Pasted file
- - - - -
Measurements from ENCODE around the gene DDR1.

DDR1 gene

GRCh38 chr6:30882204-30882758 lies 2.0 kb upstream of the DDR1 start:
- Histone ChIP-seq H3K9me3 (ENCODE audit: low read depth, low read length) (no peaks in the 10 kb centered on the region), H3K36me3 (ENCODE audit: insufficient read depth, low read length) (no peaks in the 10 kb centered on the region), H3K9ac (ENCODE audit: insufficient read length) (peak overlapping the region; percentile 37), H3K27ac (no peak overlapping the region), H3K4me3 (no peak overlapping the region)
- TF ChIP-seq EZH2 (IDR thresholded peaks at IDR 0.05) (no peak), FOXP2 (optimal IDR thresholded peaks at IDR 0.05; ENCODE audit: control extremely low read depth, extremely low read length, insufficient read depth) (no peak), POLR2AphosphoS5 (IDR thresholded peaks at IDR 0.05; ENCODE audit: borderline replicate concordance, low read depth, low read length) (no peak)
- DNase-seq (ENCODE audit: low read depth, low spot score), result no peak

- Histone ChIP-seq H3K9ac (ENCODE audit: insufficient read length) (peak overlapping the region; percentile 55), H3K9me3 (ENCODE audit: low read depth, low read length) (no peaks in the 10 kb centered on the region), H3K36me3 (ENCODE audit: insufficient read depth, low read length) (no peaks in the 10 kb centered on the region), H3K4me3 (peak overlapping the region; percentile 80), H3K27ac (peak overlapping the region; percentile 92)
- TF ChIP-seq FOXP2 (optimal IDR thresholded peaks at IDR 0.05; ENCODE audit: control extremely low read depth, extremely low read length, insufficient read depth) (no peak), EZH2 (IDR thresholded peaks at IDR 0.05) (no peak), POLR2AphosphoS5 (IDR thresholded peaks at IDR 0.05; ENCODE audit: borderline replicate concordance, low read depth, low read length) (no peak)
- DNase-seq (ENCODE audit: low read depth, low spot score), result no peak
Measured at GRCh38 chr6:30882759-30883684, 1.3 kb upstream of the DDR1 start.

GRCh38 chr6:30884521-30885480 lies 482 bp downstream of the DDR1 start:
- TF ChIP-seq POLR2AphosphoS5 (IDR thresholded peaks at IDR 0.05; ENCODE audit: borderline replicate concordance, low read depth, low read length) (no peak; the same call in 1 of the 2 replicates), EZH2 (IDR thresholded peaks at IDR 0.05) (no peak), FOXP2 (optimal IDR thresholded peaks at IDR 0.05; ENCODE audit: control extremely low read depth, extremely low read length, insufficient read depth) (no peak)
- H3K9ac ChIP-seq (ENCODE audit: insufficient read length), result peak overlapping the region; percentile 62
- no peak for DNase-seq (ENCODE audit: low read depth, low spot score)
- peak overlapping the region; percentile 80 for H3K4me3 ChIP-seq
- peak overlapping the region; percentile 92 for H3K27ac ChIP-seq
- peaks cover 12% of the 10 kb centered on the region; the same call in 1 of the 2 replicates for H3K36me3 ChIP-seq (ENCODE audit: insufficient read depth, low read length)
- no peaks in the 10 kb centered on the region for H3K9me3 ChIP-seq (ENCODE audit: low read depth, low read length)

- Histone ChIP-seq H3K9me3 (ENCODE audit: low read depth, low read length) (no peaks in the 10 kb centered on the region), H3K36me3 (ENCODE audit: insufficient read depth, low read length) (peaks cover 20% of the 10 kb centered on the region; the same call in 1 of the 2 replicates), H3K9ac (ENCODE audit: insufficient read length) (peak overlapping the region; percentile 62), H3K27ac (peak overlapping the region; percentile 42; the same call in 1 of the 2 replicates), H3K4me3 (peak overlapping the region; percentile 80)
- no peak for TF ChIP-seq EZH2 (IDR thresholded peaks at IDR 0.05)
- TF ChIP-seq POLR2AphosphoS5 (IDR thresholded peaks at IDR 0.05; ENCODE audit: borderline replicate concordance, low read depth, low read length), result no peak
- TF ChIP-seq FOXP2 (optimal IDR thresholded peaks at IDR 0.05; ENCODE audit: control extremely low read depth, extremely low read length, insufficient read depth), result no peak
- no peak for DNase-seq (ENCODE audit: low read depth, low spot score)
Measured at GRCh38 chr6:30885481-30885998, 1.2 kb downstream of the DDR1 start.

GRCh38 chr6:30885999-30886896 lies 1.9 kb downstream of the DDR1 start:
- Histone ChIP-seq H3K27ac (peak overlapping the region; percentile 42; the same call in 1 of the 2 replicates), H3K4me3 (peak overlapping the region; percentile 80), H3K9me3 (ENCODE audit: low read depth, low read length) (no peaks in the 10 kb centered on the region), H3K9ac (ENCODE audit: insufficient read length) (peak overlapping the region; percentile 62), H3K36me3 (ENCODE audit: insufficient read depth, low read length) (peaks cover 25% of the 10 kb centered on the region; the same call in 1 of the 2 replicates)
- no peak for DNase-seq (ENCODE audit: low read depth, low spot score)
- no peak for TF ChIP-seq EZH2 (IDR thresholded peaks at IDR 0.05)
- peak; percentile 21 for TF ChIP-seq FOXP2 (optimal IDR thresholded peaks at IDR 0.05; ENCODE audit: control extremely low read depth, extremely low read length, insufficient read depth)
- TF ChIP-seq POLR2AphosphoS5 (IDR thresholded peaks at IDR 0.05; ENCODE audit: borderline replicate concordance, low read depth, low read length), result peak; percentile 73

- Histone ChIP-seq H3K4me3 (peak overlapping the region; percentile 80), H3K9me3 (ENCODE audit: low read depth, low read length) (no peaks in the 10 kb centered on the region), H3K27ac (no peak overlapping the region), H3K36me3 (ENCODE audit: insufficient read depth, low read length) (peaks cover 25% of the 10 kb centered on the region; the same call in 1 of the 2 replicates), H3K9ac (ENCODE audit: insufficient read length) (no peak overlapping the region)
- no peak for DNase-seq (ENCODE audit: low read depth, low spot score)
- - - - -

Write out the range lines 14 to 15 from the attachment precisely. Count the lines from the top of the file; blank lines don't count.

- no peak for DNase-seq (ENCODE audit: low read depth, low spot score)
- peak overlapping the region; percentile 80 for H3K4me3 ChIP-seq